Hopelessness Of People is released Friday 31st August, through Good Deeds Music Ltd.

 https://www.thesurvivalcode.co.uk/    https://www.facebook.com/thesurvivalcode    https://twitter.com/thesurvivalcode

Pete RingMaster 30/08/2018Copyright RingMaster: MyFreeCopyright

Manumit – Digital & Hostile

Manumit Online Promo Shot

Creating a sound which is fresh and striking whilst employing a wealth of familiar essences from a healthy array of genres, Welsh solo artist Manumit follows up the success of and acclaim for his previous singles and EPs with debut album Digital & Hostile. It is an enthralling proposition which entangles rich elements of heavy rock and electronic invention with equally potent strains of amongst many dubstep, drum n bass, and post hardcore. Released via Lost Generation Records, Digital & Hostile is a thoroughly compelling proposition which ebbs and flows a touch in its still success but never submits to predictability whilst exciting ears.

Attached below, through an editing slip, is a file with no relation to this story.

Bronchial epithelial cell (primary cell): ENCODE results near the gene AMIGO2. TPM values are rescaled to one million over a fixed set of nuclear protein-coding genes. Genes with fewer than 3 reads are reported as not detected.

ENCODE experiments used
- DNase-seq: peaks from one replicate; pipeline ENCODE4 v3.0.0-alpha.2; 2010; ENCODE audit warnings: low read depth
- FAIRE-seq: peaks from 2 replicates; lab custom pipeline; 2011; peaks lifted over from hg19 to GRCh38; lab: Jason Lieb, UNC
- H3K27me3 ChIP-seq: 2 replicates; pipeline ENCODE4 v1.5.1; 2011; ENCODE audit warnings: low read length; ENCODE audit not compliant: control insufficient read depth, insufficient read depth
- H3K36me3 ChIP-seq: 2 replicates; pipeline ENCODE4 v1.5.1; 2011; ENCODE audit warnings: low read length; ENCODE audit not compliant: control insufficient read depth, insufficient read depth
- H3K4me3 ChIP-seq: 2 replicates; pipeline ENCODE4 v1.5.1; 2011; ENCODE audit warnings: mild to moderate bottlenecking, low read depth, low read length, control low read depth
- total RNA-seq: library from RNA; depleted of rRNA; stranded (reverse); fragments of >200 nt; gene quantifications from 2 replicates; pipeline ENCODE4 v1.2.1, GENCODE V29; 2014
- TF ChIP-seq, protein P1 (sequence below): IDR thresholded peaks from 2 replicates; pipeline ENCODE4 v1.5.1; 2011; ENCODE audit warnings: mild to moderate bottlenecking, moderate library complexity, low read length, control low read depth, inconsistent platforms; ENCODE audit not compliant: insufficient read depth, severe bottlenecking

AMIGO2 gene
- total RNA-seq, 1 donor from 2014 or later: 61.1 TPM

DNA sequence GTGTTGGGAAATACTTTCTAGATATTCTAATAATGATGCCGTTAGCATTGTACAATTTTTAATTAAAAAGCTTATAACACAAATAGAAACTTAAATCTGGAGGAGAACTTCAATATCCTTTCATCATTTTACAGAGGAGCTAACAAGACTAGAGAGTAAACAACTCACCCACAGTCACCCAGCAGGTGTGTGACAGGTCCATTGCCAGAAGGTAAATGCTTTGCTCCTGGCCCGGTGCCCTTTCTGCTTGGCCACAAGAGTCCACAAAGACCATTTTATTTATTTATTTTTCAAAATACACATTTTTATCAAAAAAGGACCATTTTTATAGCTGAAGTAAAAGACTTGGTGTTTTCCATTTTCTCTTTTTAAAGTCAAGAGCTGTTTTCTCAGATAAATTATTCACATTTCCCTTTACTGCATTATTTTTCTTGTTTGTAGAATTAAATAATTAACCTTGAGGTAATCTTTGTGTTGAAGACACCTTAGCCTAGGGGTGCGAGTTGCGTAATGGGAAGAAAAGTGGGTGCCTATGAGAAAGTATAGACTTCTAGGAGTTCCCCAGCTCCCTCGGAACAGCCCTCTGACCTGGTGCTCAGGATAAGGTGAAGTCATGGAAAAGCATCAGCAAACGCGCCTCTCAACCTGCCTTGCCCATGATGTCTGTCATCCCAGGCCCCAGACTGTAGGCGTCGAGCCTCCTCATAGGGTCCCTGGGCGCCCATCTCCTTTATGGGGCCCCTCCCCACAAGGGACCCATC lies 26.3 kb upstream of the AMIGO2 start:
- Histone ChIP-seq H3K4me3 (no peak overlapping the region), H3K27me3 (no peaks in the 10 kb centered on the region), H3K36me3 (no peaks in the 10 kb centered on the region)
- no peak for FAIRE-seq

Brought to life in 2012, the Bridgend, South Wales hailing project took little time in grabbing attention and keen recognition. Manumit’s first EP F**k Genres, Love Music soon woke a hunger in fans and potent interest from the underground media upwards for his sound whilst the music video for the track Walk Away soon become a centre of attention on the likes of Scuzz TV. Subsequent singles and videos emulated that early success and bred a stronger anticipation for the band’s first full-length. Bringing those earlier singles together with a host of new songs, Digital & Hostile is a ten track adventure which from start to finish intrigues and flirts with the imagination.